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I'm writing code in C++, but I really like K/APL's array-oriented style.

Does anyone know of a good set of operator overloading tricks / macros / ... to allow some K/APL -style programming in C++?

Thanks!

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This is just my humble opinion, but if you are going to program in C++, you should program in C++ style. –  James McNellis Apr 20 '10 at 22:30
    
I don't know APL. Could you produce a "representative" example of what you call array-oriented style? Do you mean array oriented like Matlab is Matrix oriented ? –  log0 Nov 10 '10 at 23:21
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I took a look at the K Programming language. Sorts a list of strings by lengths: x@>#:'x. Scary –  log0 Nov 10 '10 at 23:29
    
@Ugo Look at the sample at the end of my answer for an example of array programming. Basically, operations happen on vectors rather than scalars. And the k example you cite makes perfect sense with enough practice in "terse" languages. –  chrisaycock Nov 11 '10 at 3:29
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2 Answers

For mathematics, Blitz++ is the biggest library for array programming. Here are some examples from the documentation:

#include <blitz/array.h>

using namespace blitz;

Array<int, 1> x(10);     // one-dimensional array of 10 int's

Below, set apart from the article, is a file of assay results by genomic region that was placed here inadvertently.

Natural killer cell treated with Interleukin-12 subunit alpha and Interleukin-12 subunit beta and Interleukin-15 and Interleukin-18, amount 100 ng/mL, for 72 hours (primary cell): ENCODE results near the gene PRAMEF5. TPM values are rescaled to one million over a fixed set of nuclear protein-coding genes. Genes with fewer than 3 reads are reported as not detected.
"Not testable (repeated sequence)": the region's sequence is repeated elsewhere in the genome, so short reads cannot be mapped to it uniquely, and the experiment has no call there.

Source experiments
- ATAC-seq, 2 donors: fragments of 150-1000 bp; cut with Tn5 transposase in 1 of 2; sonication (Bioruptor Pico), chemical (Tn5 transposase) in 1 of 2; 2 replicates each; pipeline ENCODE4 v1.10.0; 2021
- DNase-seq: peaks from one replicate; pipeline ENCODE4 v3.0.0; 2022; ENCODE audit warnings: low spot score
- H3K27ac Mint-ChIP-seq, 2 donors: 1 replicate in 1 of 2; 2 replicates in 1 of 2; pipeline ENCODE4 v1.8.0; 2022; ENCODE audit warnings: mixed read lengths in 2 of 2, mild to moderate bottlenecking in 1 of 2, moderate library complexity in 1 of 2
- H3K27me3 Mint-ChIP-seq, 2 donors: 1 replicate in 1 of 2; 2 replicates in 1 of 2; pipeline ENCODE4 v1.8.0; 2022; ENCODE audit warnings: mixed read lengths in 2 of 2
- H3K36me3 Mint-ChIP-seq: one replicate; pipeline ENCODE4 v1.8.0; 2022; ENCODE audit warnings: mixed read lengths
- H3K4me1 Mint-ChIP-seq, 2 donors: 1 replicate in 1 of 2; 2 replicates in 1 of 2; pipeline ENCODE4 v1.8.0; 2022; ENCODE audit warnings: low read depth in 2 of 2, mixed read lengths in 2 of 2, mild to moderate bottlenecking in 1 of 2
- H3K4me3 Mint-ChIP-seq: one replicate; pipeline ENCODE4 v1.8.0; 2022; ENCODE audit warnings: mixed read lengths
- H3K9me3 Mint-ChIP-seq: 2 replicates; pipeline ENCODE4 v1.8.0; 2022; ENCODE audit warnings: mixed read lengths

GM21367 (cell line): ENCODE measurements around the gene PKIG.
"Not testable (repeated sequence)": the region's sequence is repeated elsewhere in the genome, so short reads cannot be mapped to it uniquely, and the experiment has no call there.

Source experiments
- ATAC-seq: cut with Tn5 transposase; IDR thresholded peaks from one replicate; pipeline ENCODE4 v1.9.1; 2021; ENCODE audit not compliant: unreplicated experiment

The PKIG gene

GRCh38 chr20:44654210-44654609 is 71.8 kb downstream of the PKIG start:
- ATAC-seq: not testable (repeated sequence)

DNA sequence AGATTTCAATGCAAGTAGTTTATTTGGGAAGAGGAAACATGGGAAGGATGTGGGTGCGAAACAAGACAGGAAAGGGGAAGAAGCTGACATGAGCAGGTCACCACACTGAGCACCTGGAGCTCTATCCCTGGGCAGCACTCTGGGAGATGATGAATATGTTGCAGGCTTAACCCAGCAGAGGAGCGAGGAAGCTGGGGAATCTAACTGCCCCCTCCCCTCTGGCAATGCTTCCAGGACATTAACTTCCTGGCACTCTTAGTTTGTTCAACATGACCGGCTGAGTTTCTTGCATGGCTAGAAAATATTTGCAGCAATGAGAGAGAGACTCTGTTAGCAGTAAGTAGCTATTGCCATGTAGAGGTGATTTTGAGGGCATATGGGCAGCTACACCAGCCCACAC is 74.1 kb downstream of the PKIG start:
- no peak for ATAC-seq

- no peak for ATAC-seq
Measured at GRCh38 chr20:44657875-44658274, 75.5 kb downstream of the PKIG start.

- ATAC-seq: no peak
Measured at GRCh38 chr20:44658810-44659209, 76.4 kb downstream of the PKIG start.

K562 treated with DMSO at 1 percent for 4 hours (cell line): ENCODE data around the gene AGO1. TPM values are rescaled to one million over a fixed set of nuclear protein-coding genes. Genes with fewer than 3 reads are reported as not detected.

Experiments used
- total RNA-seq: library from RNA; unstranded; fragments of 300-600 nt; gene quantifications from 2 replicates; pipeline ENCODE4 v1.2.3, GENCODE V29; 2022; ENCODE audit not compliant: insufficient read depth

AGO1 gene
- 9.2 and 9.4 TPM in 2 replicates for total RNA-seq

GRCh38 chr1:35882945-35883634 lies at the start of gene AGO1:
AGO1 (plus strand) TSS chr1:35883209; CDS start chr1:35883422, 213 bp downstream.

firstIndex i;            // place holder index
x = 10 * i;              // x == 0, 10, 20, 30...
x = 10 * tensor::i;      // a short form of the above two expressions

// another example, with array-level assignments and arithmetic
Array<int, 1> a(4), b(4), c(4);
a = 1, 2, 3, 4;
b = 5, 6, 7, 8;
c = a + b;

Blitz++ uses expression templates, a template metaprogramming technique similar to lazy evaluation. So the compiler-generated code doesn't use any unnecessary temporary variables, and should be as fast as hand-written loops.

Here's the equivalent k code, for the interested:

  x:10*!10
  x
0 10 20 30 40 50 60 70 80 90

  a:1 2 3 4
  b:5 6 7 8
  c:a+b
  c
6 8 10 12
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I haven't looked specifically at K/APL, but depending on your viewpoint, you could argue that some of the operator overloads provided by std::valarray are vaguely similar to APL. With its support for Universal Character names, you could (at least in theory) even provide APL-like names for some of them.

That still leaves some characteristics that aren't like APL at all, such as operators in C++ having precedence and associativity, which APL operators don't at all (at least if memory serves).

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